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If You’re Still Making Excuses To Pursuing Your Dreams, Watch What This Senior Lady Has Shown To The World

If You’re Still Making Excuses To Pursuing Your Dreams, Watch What This Senior Lady Has Shown To The World

It may look like an ordinary ballroom dance performed by an elderly at the beginning, but watch on! At 1:36, it’s the turning point.

 

Your passion and persistence will make your dreams come true. It’s never too late to live your dream. Paddy has proved the point to the world in the most impressive way. What excuses are you still making for yourself?

“The beauty of a woman is not in a facial mode but the true beauty in a woman is reflected in her soul. It is the caring that she lovingly gives the passion that she shows. The beauty of a woman grows with the passing years.” – Audrey Hepburn

”Go confidently in the direction of your dreams. Live the life you have imagined.” – Henry David Thoreau

“There is no passion to be found playing small – in settling for a life that is less than the one you are capable of living.” – Nelson Mandela

”The future belongs to those who believe in the beauty of their dreams.” – Eleanor Roosevelt

“Every great dream begins with a dreamer. Always remember, you have within you the strength, the patience, and the passion to reach for the stars to change the world.” – Harriet Tubman

”Commitment leads to action. Action brings your dream closer.” – Marcia Wieder

”You are never too old to set another goal or to dream a new dream.” – C.S. Lewis

“Figure out what your purpose is in life, what you really and truly want to do with your time and your life; then be willing to sacrifice everything and then some to achieve it.  If you are not willing to make the sacrifice, then keep searching.” – Quintina Ragnacci

”Forget about the fast lane. If you really want to fly, harness your power to your passion. Honor your calling. Everybody has one. Trust your heart, and success will come to you.” – Oprah Winfrey

“There comes a time when one must risk everything or sit forever with ones dreams.” – Unknown

“Material success may result in the accumulation of possessions: but only spiritual success will enable you to enjoy them.” – Nido Qubein

“The major value in life is not what you get. The major value in life is what you become.” – Jim Rohn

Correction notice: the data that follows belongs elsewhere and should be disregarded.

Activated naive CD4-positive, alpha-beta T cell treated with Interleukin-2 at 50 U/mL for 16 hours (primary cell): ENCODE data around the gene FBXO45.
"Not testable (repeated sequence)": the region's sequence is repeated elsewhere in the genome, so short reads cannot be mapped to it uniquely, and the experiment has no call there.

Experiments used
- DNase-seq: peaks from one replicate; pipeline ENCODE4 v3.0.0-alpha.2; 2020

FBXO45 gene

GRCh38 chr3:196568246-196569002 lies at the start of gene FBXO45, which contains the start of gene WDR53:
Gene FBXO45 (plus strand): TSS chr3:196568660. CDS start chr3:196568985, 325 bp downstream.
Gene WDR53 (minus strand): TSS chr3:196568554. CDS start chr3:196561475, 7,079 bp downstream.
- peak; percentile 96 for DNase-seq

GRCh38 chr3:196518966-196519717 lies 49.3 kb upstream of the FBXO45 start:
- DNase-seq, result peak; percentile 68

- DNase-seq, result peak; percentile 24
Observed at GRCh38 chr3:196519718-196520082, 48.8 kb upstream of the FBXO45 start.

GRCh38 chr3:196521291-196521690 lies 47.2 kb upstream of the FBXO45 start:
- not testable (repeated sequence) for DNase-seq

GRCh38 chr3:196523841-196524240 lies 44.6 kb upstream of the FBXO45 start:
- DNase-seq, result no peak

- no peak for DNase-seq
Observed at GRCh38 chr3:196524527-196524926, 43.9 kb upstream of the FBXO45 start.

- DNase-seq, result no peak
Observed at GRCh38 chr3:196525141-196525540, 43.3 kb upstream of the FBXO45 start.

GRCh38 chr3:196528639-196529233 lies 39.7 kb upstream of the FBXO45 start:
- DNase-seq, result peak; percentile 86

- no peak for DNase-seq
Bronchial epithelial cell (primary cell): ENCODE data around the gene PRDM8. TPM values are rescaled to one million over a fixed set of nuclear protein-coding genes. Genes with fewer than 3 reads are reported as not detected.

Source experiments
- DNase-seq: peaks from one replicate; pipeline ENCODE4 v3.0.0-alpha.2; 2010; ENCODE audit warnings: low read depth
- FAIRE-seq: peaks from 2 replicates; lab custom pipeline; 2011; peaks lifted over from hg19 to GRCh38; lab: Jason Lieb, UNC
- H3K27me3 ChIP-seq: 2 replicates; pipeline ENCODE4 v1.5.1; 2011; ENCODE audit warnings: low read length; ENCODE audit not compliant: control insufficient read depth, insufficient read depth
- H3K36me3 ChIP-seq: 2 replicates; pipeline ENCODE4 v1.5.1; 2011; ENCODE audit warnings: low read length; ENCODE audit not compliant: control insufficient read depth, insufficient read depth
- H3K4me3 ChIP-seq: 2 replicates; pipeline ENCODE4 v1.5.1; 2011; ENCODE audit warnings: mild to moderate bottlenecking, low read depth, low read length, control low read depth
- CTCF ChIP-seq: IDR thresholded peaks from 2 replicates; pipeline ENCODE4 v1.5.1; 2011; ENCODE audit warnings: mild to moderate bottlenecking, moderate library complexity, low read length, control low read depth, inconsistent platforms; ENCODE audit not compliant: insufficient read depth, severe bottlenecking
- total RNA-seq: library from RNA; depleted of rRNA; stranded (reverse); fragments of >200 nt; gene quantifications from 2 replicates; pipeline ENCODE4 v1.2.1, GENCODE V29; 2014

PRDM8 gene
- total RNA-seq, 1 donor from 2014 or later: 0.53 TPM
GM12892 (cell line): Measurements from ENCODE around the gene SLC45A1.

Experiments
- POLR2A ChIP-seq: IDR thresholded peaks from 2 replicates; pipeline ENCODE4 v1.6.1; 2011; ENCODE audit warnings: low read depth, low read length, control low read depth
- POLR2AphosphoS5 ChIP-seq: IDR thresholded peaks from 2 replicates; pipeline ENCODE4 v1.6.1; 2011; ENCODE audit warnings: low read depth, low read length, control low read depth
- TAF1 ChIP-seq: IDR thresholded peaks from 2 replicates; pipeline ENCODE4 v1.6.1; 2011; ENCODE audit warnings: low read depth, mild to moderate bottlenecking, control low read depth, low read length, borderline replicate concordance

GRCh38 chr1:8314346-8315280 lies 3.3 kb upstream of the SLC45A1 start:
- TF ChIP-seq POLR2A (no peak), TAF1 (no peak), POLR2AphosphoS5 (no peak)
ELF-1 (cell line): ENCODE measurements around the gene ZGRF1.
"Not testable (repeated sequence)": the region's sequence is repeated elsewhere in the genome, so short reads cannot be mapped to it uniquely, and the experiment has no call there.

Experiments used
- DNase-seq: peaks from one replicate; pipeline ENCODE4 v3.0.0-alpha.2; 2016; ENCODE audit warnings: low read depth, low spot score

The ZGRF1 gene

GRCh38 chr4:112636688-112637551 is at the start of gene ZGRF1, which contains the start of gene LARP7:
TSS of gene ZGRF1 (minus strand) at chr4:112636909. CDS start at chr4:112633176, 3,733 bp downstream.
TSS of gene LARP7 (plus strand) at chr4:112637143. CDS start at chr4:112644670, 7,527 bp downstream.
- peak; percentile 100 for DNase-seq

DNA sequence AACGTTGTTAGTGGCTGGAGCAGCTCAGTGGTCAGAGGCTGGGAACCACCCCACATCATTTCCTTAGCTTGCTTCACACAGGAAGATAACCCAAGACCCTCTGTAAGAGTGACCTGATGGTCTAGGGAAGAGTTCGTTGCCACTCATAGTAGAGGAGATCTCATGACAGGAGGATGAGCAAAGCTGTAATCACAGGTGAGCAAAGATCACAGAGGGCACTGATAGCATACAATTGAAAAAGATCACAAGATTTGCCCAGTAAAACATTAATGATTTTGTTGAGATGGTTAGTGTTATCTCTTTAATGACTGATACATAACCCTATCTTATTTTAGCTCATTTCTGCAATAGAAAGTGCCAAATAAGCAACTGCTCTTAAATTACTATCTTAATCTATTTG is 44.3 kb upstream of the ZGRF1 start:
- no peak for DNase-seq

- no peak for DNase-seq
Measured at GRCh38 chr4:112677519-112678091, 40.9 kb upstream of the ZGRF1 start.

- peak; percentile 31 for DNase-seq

“Twenty years from now you will be more disappointed by the things that you didn’t do than by the ones you did do. So throw off the bowlines. Sail away from the safe harbor. Catch the trade winds in your sails. Explore. Dream. Discover.” – Mark Twain

“Just don’t give up trying to do what you really want to do. Where there is love and inspiration, I don’t think you can go wrong.” – Ella Fitzgerald

“Being the richest man in the cemetery doesn’t matter to me … Going to bed at night saying we’ve done something wonderful… that’s what matters to me.”  – Steve Jobs

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Anna Chui

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The Gentle Art of Saying No

The Gentle Art of Saying No

No!

It’s a simple fact that you can never be productive if you take on too many commitments — you simply spread yourself too thin and will not be able to get anything done, at least not well or on time.

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But requests for your time are coming in all the time — through phone, email, IM or in person. To stay productive, and minimize stress, you have to learn the Gentle Art of Saying No — an art that many people have problems with.

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What’s so hard about saying no? Well, to start with, it can hurt, anger or disappoint the person you’re saying “no” to, and that’s not usually a fun task. Second, if you hope to work with that person in the future, you’ll want to continue to have a good relationship with that person, and saying “no” in the wrong way can jeopardize that.